One of the best things of working in science is that you are often forced to get out of your “comfort zone” and learn a lot of new things about the marine system while engaging with new researchers from other fields and different study regions. This is what allows you to evolve towards a much global and integrative perspective on what is really happening in the ocean. Our participation on the 37th OPERANTAR, an expedition co-organized by the Brazilian Navy's Antarctic Program (PROANTAR) and by the Federal University of Rio Grande (FURG), is no exception. Our adventure started in early January, but only now we get to have a bit more time (and wi-fi!) to update you with some news.
It is with great enthusiasm that we are working in collaboration with FURG's High Latitudes Oceanography Group (GOAL) in the context of the projects PHYTO-NAP (Phytoplankton response to climate trends in the Northern Antarctic Peninsula) funded by the Portuguese Polar Program (PROPOLAR) and INTERBIOTA (“Biological Interactions in the marine ecosystems near the Antarctic Peninsula under different impacts of climate change”). The team is friendly and experienced, already with 15 years of monitoring the marine environment surrounding the Northern Antarctic Peninsula (for more details, see the Special Issue of Deep-Sea Research II, Kerr et al., 2018).
It was on January 3 that we sailed from Punta Arenas (Chile) heading south, on board the Brazilian Polar Ship Admiral Maximiano. After crossing the stunning Patagonian channels of Chile and Argentina, we arrived at the Drake Passage expecting a more difficult navigation, given the strength of the currents and waves typical of this region. The crossing towards the Antarctic Peninsula was, however, without any issues :-) The ship rocked a bit more, leading some of our travel mates to "seasick" or to take refuge for longer periods in their cabins. But the DUSTCO/PROPOLAR team members withstood the swing, remaining awake and enthusiastic at the triumphal entry into the Antarctic Zone, crossing the 60ºS.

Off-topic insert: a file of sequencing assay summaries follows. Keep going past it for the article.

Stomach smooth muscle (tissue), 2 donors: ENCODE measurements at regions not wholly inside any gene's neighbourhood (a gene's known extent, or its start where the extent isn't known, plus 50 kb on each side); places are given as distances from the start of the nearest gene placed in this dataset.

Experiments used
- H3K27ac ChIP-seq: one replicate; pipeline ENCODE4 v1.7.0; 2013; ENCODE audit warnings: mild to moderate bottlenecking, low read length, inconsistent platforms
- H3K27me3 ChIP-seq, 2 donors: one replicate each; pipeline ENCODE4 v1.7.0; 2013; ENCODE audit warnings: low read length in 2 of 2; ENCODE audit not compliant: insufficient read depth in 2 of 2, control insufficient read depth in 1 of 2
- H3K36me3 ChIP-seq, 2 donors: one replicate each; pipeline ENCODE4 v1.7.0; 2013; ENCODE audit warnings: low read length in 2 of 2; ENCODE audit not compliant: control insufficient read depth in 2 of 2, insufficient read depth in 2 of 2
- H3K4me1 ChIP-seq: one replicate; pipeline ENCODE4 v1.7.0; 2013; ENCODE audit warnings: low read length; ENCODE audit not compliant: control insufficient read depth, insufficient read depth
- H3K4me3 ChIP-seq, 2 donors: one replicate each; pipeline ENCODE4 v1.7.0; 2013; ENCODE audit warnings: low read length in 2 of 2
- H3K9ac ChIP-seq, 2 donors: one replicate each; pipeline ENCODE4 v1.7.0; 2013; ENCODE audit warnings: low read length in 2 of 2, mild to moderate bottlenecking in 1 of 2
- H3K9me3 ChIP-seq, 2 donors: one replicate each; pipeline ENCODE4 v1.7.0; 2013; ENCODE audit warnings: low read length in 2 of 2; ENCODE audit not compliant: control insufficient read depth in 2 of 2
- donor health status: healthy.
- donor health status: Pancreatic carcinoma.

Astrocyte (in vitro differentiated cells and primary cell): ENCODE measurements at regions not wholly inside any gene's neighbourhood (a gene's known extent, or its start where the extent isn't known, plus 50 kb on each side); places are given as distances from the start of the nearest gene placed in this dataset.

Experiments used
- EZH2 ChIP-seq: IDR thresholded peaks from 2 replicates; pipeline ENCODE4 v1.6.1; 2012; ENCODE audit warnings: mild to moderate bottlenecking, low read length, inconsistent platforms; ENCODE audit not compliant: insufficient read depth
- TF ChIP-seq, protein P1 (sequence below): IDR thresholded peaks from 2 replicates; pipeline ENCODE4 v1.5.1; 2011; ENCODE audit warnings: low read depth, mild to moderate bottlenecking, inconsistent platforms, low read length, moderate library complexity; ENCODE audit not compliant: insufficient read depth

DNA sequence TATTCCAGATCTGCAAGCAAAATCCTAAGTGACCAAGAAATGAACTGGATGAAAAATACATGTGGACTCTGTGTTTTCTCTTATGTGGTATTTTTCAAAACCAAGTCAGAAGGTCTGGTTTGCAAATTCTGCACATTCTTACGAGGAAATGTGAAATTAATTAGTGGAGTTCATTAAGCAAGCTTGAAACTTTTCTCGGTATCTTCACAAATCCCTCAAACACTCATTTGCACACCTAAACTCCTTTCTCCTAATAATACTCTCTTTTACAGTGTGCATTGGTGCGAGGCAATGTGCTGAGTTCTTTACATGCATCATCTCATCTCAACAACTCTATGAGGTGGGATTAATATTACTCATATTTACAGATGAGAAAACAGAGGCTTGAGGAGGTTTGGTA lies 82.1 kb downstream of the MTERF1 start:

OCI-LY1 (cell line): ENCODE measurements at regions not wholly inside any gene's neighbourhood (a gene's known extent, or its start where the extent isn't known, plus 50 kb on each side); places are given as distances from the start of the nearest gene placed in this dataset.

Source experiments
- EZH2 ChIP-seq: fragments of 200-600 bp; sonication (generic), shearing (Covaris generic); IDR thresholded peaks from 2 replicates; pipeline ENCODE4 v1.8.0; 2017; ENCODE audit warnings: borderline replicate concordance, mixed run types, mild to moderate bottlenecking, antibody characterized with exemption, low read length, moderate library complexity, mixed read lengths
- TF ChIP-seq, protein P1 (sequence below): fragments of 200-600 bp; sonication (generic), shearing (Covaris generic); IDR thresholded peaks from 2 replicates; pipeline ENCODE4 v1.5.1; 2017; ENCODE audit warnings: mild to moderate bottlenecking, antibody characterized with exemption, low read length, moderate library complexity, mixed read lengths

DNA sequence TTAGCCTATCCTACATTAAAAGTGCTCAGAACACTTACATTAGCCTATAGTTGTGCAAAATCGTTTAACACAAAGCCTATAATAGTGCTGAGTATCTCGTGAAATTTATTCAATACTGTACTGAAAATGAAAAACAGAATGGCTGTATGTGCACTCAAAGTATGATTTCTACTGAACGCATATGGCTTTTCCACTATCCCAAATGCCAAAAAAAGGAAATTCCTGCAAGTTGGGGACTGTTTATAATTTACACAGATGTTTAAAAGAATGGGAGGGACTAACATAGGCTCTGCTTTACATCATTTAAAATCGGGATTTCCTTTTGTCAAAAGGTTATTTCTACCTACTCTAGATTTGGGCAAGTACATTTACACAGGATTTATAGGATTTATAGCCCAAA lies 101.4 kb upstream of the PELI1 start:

On Saturdays, the work on deck is accompanied by festive music in the background, because it is barbecue day on the Brazilian ship. In these days, the Antarctic freezing cold contrasts with the ambience of samba and festive mood inside the ship. The OPERANTAR Antarctic expeditions consist of many months for these sailors to stay embarked in the polar cold. One must do what we can for better pass the time on board!
We are now crossing the Antarctic Strait on our way to the Weddell Sea, to start the second stage of our expedition. Over the next weeks we will try share with you the main sites and activities of this journey! Until then, greetings from "Uncle Max" as the ship is affectionately nicknamed by the sailors :-) Stay tuned!
Kerr et al., 2018.Northern Antarctic Peninsula: a marine climate hotspot of rapid changes on ecosystems and ocean dynamics. Deep-Sea Research Part II 149, 4–9.